King County hospitals issue plea to public during ‘worst situation yet’

KING COUNTY, Wash. — King County hospitals issued a plea to the public over the weekend, bearing a simple message: “We need your help.”

That came in the form of a full-page ad taken out in Sunday’s edition of the Seattle Times, detailing how “King County hospitals are in the worst situation yet in the pandemic,” and asking that people get vaccinated and/or boosted, upgrade to masks that offer a higher degree of protection, avoid large indoor gatherings, and save ER visits for emergencies.

This comes in the wake of UW Medicine postponing non-urgent procedures and surgeries in early January, followed by Gov. Jay Inslee doing the same for all of the state’s hospitals a week and a half later.

As the ad pointed out, daily COVID-19 hospitalizations have increased by 700% in the county over the last month, and while cases have started to wane, King County hospitals remain “under tremendous strain.”

“The sheer number of patients means hospital acute care and ICUs across the state are very full. Hospitals are doing everything they can with critical staffing levels to provide care in the most challenging situation we’ve seen to date,” Washington State Hospital Association CEO Cassie Sauer said in a press release.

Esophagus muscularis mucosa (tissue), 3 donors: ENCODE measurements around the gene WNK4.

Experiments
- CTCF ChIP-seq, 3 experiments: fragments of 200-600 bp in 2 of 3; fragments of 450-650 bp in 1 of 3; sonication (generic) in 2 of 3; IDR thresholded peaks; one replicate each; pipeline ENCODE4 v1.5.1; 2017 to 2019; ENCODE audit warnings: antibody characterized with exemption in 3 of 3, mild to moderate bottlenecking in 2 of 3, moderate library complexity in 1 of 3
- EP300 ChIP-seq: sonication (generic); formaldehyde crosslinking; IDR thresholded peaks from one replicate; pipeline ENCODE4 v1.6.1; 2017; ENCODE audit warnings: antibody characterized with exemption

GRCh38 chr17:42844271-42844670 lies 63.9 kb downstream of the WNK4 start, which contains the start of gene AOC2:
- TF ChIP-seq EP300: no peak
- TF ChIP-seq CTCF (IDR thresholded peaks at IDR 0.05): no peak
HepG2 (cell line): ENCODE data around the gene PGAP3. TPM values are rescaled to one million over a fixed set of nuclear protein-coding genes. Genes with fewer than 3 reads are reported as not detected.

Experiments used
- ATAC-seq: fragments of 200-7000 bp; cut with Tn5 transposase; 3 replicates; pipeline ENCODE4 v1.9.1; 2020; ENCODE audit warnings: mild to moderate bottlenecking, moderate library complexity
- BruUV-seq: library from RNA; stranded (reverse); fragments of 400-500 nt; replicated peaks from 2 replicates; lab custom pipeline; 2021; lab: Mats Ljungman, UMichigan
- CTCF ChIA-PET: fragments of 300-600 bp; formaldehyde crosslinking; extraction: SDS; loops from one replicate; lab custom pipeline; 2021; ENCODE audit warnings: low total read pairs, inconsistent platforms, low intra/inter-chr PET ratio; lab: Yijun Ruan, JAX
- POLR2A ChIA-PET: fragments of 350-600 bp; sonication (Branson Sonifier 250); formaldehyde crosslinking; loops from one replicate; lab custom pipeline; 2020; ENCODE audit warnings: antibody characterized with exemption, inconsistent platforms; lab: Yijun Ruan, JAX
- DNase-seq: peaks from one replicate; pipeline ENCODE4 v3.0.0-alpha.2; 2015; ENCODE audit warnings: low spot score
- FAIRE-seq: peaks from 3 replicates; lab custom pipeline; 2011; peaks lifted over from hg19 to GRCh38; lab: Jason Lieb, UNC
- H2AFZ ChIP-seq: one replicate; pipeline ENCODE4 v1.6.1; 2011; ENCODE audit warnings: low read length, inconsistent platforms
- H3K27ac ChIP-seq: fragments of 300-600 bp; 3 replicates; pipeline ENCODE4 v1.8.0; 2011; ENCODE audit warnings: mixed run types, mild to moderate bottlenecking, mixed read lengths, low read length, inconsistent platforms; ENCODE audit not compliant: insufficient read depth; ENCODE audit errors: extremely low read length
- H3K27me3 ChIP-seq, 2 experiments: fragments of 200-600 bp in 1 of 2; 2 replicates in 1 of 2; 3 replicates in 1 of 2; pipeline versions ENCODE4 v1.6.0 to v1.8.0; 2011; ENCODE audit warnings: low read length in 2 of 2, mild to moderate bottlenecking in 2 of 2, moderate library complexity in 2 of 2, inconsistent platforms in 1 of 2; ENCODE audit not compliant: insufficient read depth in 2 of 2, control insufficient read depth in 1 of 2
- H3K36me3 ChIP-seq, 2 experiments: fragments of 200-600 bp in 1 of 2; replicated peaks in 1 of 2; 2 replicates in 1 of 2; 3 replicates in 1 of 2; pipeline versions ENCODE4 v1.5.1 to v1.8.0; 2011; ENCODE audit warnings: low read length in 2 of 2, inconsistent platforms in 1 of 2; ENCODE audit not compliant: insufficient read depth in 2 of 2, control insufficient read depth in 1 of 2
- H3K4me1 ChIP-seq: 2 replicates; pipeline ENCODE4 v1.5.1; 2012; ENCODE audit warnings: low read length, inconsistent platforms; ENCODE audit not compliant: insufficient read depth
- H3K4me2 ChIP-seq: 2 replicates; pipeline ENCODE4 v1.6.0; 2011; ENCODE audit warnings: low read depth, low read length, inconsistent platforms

Prior to the recent omicron-fueled surge in COVID cases, hospitals were already playing catch-up, as they grappled with clearing through backlogged surgeries, all while struggling through worker burnout and high staff turnover rates.

The ad was co-signed by a collection of local health care providers, including UW Medicine, the Seattle Cancer Care Alliance, Virginian Mason, and Seattle Children’s among others.

According to the latest data from Seattle-King County Public Health, cases have continued to trend downward, having decreased by 38% over the 7-day period ending on Jan. 20. Hospitalizations have finally started to tick down as well, dipping by 10% over that same period. Even so, hospitalization rates remain higher than they were at any other point prior to January’s surge.